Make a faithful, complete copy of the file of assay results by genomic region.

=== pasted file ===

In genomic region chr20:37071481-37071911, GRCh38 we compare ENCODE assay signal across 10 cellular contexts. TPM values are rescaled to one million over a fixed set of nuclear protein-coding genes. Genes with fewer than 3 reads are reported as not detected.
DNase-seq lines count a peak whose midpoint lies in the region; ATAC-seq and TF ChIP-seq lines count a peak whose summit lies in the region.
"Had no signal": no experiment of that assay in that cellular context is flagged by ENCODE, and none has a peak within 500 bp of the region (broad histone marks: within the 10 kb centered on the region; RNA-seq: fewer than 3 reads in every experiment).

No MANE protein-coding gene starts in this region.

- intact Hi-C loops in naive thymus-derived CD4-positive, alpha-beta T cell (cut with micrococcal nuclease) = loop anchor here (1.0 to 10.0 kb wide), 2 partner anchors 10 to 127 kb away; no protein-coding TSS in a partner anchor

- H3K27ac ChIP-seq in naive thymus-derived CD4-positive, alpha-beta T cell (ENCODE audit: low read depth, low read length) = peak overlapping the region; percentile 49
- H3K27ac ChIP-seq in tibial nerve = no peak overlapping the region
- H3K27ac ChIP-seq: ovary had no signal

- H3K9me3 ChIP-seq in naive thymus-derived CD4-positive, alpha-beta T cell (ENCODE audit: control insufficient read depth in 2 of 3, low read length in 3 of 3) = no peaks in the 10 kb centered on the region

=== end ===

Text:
In genomic region chr20:37071481-37071911, GRCh38 we compare ENCODE assay signal across 10 cellular contexts. TPM values are rescaled to one million over a fixed set of nuclear protein-coding genes. Genes with fewer than 3 reads are reported as not detected.
DNase-seq lines count a peak whose midpoint lies in the region; ATAC-seq and TF ChIP-seq lines count a peak whose summit lies in the region.
"Had no signal": no experiment of that assay in that cellular context is flagged by ENCODE, and none has a peak within 500 bp of the region (broad histone marks: within the 10 kb centered on the region; RNA-seq: fewer than 3 reads in every experiment).

No MANE protein-coding gene starts in this region.

- intact Hi-C loops in naive thymus-derived CD4-positive, alpha-beta T cell (cut with micrococcal nuclease) = loop anchor here (1.0 to 10.0 kb wide), 2 partner anchors 10 to 127 kb away; no protein-coding TSS in a partner anchor

- H3K27ac ChIP-seq in naive thymus-derived CD4-positive, alpha-beta T cell (ENCODE audit: low read depth, low read length) = peak overlapping the region; percentile 49
- H3K27ac ChIP-seq in tibial nerve = no peak overlapping the region
- H3K27ac ChIP-seq: ovary had no signal

- H3K9me3 ChIP-seq in naive thymus-derived CD4-positive, alpha-beta T cell (ENCODE audit: control insufficient read depth in 2 of 3, low read length in 3 of 3) = no peaks in the 10 kb centered on the region